Anthony
                Berkeley, Calif.
                ************ ********* ********* ********* ********* *******
                In a message dated Sat Nov 29, 2008 1:58 pm (PST), Keith Gutshall writes:
                It is possible to power the MM  with a small gas engine
                 
                 A smaller gas engine with a horizontal shaft would be best.
                 Most gas engines( Like a lawnmower type)are rated a 3600 RPM, so the reduction shafts would take this in to the amount of reduction you need.
                 
                If you use a engine for this, the exhaust woulld be a problem with out adequate ventilation.
                 Running it in a closed garage is not a good idea.




              • William Dysinger
                A good heavy flywheel would take care of those pulses and maybe some of the vibration. Balancing would help the vibs also. Will, the Tink N45°29 05,
                Message 7 of 25 , Dec 2, 2008
                  A good heavy flywheel would take care of those pulses and maybe some of the vibration. Balancing would help the vibs also.

                  Will, the Tink
                  N45°29'05, W122°19.20

                  On Sat, 2008-11-29 at 21:15 -0800, keith gutshall wrote:
                  Hello Jeff   I agree with you on the point of vibration and power pulses in an IC engine.  The engine would be fine if you isolated it from the machine .     The power pulses would be worse at lower speeds.    A vertical machine might work if it was stiff and heavy. This would almost require an electric motor for smoothness.    Keith

                  Deep Run Portage
                  Back Shop
                  " The Lizard Works"

                  --- On Sat, 11/29/08, Jeff <jhan5en@...> wrote:

                  From: Jeff <jhan5en@...>
                  Subject: [multimachine] Re: A real off the wall question
                  To: multimachine@yahoogroups.com
                  Date: Saturday, November 29, 2008, 8:21 PM

                  Vibration is a problem with IC engines. This can be dealt with just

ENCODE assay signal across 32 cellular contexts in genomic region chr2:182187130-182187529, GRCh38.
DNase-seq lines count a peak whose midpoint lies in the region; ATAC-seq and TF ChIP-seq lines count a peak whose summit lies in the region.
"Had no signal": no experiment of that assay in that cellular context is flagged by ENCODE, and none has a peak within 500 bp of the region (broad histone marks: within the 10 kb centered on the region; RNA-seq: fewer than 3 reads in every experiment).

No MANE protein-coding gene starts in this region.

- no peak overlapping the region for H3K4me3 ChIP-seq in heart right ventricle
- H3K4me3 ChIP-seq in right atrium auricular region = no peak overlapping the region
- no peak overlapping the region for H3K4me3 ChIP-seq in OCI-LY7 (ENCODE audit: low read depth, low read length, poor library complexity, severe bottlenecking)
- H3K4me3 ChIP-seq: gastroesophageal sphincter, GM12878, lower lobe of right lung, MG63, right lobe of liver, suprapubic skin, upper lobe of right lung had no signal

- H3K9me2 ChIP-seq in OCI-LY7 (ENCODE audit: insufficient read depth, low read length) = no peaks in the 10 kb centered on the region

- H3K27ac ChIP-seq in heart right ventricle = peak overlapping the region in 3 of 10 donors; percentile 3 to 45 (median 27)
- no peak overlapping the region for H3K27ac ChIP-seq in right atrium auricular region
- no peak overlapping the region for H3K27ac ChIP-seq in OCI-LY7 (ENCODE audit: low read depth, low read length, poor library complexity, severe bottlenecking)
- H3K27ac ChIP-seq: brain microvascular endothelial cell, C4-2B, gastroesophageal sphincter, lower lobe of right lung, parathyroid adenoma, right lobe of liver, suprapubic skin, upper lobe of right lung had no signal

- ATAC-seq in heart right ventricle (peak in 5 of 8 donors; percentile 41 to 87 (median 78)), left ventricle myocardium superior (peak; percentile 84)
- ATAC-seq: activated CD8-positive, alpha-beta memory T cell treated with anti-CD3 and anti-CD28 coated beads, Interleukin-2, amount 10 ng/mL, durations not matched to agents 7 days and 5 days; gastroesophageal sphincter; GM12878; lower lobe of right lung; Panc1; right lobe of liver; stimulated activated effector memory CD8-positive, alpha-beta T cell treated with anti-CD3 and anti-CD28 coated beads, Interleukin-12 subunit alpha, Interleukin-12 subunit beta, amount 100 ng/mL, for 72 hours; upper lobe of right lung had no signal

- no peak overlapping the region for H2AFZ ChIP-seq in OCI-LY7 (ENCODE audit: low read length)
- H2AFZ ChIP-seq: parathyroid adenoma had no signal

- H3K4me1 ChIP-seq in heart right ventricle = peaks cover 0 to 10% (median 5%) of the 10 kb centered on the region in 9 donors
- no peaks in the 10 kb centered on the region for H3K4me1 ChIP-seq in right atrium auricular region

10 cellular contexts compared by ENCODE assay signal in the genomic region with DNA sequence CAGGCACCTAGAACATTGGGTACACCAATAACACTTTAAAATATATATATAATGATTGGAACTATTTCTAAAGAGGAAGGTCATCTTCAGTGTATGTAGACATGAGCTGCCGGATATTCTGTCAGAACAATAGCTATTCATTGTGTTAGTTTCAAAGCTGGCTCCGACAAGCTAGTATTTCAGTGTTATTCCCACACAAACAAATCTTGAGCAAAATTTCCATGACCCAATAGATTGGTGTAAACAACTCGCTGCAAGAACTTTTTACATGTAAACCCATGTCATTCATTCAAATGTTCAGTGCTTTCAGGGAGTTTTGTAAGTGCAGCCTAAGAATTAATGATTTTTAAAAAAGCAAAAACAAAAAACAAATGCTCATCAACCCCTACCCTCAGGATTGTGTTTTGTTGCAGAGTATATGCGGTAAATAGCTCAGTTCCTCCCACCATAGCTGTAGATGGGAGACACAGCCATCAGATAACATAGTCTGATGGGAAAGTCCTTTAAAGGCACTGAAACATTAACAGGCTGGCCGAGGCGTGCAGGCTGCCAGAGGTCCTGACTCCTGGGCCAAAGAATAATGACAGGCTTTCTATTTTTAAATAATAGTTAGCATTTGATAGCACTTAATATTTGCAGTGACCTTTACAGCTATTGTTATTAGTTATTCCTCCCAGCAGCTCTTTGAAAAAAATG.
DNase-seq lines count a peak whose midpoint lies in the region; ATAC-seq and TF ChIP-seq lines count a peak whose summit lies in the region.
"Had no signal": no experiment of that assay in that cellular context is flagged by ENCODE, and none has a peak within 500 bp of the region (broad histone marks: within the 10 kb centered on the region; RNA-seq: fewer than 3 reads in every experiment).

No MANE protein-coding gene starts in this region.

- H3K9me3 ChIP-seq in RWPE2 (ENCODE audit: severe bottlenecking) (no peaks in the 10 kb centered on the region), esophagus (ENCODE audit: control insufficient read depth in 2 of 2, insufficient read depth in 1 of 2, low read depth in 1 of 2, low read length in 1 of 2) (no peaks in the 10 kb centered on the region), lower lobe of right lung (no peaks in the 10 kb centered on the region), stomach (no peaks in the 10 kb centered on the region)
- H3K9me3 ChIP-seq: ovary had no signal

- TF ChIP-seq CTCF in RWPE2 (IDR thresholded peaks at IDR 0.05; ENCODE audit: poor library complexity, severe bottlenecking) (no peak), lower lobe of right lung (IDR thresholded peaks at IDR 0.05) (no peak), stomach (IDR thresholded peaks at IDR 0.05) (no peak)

like they used to by separating the engine from the machine, adding
                  huge flywheels to the shafts and coupling the components with belts to
                  minimize the engine pulsations and vibrations. Multi cylinder engines
                  and two strokes have reduced power pulses.
                  I think that a Honda 90 engine would be fun to try, five gears with
                  the push of a lever and a clutch would be great. The three wheeler
                  engines had a hi/lo range and a pull start.
                  Jeff

                  --- In multimachine@ yahoogroups. com, Bret Schlueter <bretshooter@ ...>
                  wrote:
                  >
                  > Couldn't a vertical drive used to drive a vertical milling head?
                  >
                  > ------------ --------- --------- --------- --------- --------- -
                  > It's a Montana thing, you wouldn't understand.. .
                  >
                  >
                  >
                  >
                  > ____________ _________ _________ __
                  > From: keith gutshall <drpshops@.. .>
                  > To: multimachine@ yahoogroups. com
                  > Sent: Saturday, November 29, 2008 2:58:15 PM
                  > Subject: Re: [multimachine] A real off the wall question
                  >
                  >
                  > Hello Greg
                  > It is possible to power the MM with a small gas engine